Upgrading Ky. 80 (Hal Rogers Parkway) to interstate (I-66) standards from Somerset east to the Rockcastle River bridge has been retained in HB 305 (State Highway Construction Plan) and approved by both the House and Senate. It’s undetermined at this point if the road plan has been signed by Gov. Matt Bevin, or if the governor has used his line-item veto on any highway projects.
Amber Hale, public information officer for the Highway Department’s District 8 Office in Somerset, said Thursday morning the local district office has not been informed if Bevin has signed the document.
Keith Buckhout, assistant to Chuck Wolfe, executive director, Public Affairs for the Kentucky Transportation Cabinet in Frankfort, also said he isn’t aware if HB 305 has the governor’s signature. Buckhout assured that the $56.3 million in road projects in Pulaski County were still in the bill when it passed both houses. He said he would try to find out if Bevin has signed HB 305, but didn’t call back, and a telephone call to the governor’s office had not been returned by presstime.
I-66 through Kentucky’s 5th Congressional District is the brainchild of Congressman Hal Rogers. It was Rogers who guided the corridor of I-66 through Pulaski County. Cumberland Parkway, from I-65 north of Bowling Green east to Somerset has been designated a future I-66 corridor. Somerset’s northern bypass is a relocated eastern end of Cumberland Parkway and part of I-66.
Interstate 66 was designated in the Intermodal Surface Transportation Efficiency Act of 1991 as the East–West TransAmerica Corridor. The United States Department of Transportation originally planned to extend the current I-66 from its western terminus at Middletown, Virginia, across the country to California. The route west of Kansas was not favored by any of the related state highway departments, and as a result I-66 west of Wichita, Kansas, through New Mexico, Arizona, Nevada and California was canceled.
Rogers persisted with I-66 in the 5th Congressional District. An interstate highway from the end of the Cumberland Parkway to I-75 at London would attach Pulaski County eastward to the nation’s network of interstate highways. It would remove the hesitancy of industry moguls to choose Pulaski County because of distance from an interstate highway. Cumberland Parkway west to I-65 near Bowling Green is 88 miles, and the nation’s movement historically is north and south.
From the current end of the northern bypass at the U.S. 27 overpass about 3 miles north of Somerset, the I-66 corridor extends eastward across Ky. 39 to Ky. 80 at Barnesburg. Some right-of-way has been obtained and utilities moved along this corridor but no construction money is available.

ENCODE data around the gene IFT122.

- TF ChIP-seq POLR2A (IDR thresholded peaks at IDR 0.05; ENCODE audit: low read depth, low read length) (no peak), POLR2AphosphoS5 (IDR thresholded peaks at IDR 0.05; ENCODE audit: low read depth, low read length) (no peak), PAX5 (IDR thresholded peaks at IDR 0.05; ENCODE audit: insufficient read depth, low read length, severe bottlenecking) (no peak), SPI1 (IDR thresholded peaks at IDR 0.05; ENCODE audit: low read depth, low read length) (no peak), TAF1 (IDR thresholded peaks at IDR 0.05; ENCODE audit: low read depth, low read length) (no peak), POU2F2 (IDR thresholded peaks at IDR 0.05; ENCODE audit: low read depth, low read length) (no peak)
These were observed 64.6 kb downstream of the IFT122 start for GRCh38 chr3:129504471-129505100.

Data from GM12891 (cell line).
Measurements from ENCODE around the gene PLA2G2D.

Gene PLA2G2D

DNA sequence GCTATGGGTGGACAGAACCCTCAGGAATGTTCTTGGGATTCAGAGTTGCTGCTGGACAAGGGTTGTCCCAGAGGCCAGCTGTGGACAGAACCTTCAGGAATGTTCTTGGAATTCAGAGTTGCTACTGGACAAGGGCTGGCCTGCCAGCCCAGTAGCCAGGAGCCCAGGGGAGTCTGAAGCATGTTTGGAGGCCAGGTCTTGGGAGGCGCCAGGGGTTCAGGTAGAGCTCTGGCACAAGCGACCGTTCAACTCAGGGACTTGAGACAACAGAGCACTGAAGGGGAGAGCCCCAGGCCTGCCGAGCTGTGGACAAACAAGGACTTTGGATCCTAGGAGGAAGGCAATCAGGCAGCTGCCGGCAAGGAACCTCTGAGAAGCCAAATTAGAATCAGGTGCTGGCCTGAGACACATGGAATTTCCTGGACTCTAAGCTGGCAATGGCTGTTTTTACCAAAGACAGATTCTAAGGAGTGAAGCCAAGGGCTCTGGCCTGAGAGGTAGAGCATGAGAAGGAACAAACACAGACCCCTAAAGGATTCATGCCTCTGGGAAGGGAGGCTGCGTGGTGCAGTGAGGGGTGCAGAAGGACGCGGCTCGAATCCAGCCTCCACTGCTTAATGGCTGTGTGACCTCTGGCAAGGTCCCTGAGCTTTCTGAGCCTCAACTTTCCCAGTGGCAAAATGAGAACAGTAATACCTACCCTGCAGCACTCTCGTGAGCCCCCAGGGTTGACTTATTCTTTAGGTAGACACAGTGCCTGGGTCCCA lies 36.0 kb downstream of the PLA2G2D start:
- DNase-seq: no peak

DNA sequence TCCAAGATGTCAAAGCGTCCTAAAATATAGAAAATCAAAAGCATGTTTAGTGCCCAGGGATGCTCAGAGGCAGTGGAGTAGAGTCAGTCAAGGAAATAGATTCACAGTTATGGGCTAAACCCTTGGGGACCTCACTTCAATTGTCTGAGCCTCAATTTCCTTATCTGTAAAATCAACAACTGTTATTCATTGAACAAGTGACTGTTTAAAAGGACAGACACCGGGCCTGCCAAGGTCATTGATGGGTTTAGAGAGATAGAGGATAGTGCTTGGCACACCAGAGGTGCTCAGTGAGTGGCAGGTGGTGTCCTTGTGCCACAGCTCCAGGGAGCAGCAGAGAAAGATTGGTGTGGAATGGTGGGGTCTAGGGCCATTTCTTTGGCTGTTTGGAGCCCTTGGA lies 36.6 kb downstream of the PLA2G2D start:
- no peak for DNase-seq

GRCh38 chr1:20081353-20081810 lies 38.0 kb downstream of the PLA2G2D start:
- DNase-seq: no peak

From Barnesburg at Ky. 80, the original I-66 corridor extends through Shopville, Stab and Squib and then across the Daniel Boone National Forest to I-75 just below the weigh station south of London. The route would be mostly new construction.
Nobody supposedly in the know will comment, but upgrading Ky. 80 to interstate standards suggests existing Ky. 80 might be the I-66 route instead of the aforementioned corridor through the national forest. Many at the onset said improving Ky. 80 was the sensible way to go.
There is not much serious money in the recently approved highway plan for the Ky. 80 widening project. Funding for most sections is labeled “SP,” designating state funds of which there is little or none in a extremely tight and contentious budget for the next two years.
According to a Federal HIghway Administration website, the interstate system is 46,876 miles long. The Federal-Aid Highway Act of 1956 imposed a statutory limitation on the interstate mileage that would be built with interstate construction funds under the new program (41,000 miles at the time). Later legislation increased the limitation to 43,000 miles, of which a total of 42,795 miles has been used. Separate legislation allows the Federal Highway Administration to approve additional mileage if it meets full interstate standards and would be a logical addition or connection. Beyond the 42,795 miles, this additional mileage is not "chargeable"— that is, it is not eligible for interstate construction funds under the 1956 Act, as amended, although a state may use other federal-aid funds to help with construction.
However, (and this hopefully is not editorial comment), the section of Ky. 80 between Somerset and London has recently been designated Hal Rogers Parkway (notice the big green signs), and the chairman of the powerful House Appropriations Committee has a way of getting things done, and getting roads to travel in his direction.
This is what the recently General Assembly approved road plan says about east Ky. 80:
• There is $10 million for design next year and $10 million for right-of-way acquisition in 2018 for the aforementioned section from U.S. 27 over to Ky. 80 at Barnesburg. Types of funds for these projects are labeled “SP,” meaning state funds from a cupboard that is bare There is also $1.47 million for construction this year on what the plan calls the northeast bypass around Somerset. This apparently would be upgrading money from federal demonstration funds allocated to Kentucky.
• The plan earmarks $24.7 million in 2018 to design Ky. 80 to interstate standards from Somerset to the western approaches of Rockcastle River. State funds for this project are in the “SP,” category, meaning no money is available from the state.
• Another $5.1 million is in the highway plan in 2018 to design the Rockcastle River bridge and approaches to interstate standards. Here again, no state money is available.
Two more long-suffering projects are in the highway plan: Elimination of “Mean S Curve” on Ky. 196 west of Nancy and some median safety improvements on U.S. 27 between Somerset Boat Dock and Lost Lodge roads. No state money is available for these improvements.